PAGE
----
7 Secrets of Divine Mercy by Vinny Flynn

7 Secrets of Divine Mercy by Vinny Flynn

Author:Vinny Flynn [Flynn, Vinny]
Language: eng
Format: epub, mobi
Tags: Spiritual & Religion
ISBN: 9781681496887
Publisher: Ignatius Press
Published: 2015-12-15T05:00:00+00:00


Prodigal Doesn’t Mean Bad

The very inner depths of My being

are filled to overflowing with mercy,

and it is being poured out upon all I have created.

Jesus to St. Faustina

As a kid, I had no clue what prodigal meant. All I knew was that the younger son in the famous Parable of the Prodigal Son (see Lk 15:11-32) was a real mess.

So, I just unconsciously associated the word with what I had learned about the younger son, and to me prodigal came to mean bad, rebellious, a real sinner.

Later on, I realized that the elder son was no bargain either. He was prodigal, too. And, much later, I finally realized that the story wasn’t really about either of those kids. It was about their father (who clearly represents God the Father). He was the one who was the most prodigal. To me, this story is, more than anything else, the Parable of the Prodigal Father.

So what does it really mean to be prodigal? It means to “squander” (derived from the Latin prodigere, prodigus, meaning “squander” or “lavish”). Used in a negative sense, it means to squander or waste money or resources, to be rashly and recklessly extravagant.

The Prodigal Son

Obviously, that seems a pretty accurate description of the younger son, who asks for his inheritance ahead of time and then leaves his father’s house and travels far from home. There he goes on a spending spree, having “a great time” as he wastes it all on loose living—only to suddenly discover that he’s not really having such a great time after all:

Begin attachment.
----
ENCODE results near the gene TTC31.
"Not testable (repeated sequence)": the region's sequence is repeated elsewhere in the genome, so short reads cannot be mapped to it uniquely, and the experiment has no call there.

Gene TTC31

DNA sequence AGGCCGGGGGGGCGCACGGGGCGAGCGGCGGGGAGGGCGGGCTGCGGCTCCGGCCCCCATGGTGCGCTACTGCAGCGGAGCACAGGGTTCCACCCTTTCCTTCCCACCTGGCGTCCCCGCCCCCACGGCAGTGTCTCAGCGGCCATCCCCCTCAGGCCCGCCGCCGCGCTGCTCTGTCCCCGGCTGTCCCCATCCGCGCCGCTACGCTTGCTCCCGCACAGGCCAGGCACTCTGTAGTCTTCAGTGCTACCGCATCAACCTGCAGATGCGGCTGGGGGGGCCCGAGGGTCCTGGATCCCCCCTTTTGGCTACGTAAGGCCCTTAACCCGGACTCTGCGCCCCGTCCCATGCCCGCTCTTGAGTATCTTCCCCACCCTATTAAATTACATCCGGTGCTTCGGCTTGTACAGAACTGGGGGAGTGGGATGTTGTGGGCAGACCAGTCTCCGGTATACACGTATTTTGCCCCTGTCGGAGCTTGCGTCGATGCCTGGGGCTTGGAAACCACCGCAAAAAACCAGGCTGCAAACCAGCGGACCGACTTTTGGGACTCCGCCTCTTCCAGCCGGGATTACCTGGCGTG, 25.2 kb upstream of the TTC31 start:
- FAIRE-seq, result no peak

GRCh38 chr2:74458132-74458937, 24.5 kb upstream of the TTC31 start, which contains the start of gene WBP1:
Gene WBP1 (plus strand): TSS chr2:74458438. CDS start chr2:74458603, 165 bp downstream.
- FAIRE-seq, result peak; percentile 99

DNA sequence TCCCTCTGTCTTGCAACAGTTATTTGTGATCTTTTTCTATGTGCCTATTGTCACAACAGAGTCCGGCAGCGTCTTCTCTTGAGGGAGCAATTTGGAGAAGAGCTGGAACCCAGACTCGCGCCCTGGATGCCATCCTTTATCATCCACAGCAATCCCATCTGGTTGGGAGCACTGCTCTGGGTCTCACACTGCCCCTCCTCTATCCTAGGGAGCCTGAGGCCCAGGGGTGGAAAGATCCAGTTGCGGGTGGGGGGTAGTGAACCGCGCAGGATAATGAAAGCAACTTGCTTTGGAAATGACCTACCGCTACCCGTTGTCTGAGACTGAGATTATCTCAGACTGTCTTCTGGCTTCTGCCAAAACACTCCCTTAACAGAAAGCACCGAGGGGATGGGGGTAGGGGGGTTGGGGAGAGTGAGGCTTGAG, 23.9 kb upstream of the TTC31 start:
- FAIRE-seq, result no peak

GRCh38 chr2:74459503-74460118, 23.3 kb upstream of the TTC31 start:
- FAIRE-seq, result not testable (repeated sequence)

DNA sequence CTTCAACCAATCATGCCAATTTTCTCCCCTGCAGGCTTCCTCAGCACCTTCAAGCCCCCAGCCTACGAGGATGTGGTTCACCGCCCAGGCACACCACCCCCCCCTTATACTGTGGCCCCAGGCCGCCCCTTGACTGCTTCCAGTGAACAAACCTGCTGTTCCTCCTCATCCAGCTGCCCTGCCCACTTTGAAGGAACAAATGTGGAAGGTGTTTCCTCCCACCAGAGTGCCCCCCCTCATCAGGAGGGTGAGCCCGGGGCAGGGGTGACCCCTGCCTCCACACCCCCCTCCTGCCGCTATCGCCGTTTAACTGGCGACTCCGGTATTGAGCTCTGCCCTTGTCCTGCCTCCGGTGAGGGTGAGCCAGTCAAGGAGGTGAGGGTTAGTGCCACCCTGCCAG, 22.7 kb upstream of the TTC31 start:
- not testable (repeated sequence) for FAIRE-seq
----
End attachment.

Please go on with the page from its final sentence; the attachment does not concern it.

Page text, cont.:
After a few days, the younger son collected all his belongings and set off to a distant country where he squandered his inheritance on a life of dissipation. When he had freely spent everything, a severe famine struck that country, and he found himself in dire need.

Lk 15:13-14, NABRE

In leaving his father’s house, he had lost all his money, all his possessions. But as Pope John Paul II writes in Rich in Mercy, he had also lost something of far greater value:

The inheritance that the son had received from his father was a quantity of material goods, but more important than these goods was his dignity as a son in his father’s house.

Rich in Mercy, #5

What the son gradually comes to, the Pope continues, is “the awareness of squandered sonship,. . . the sense of lost dignity. . . that dignity that springs from the relationship of the son with the father” (#5).

Realizing that even the pigs he’s caring for are eating better than he is, and that the servants in his father’s house possess the basic material goods that he no longer has, the boy decides to return to his father and ask to be treated as a servant.

To have to earn your living by working as a servant in your own father’s house would be a great humiliation, but, as Pope John Paul II points out, the son is willing to accept this because “he realizes that he no longer has any right except to be an employee in his father’s house” (#5).


Copyright Disclaimer:
This site does not store any files on its server. We only index and link to content provided by other sites. Please contact the content providers to delete copyright contents if any and email us, we'll remove relevant links or contents immediately.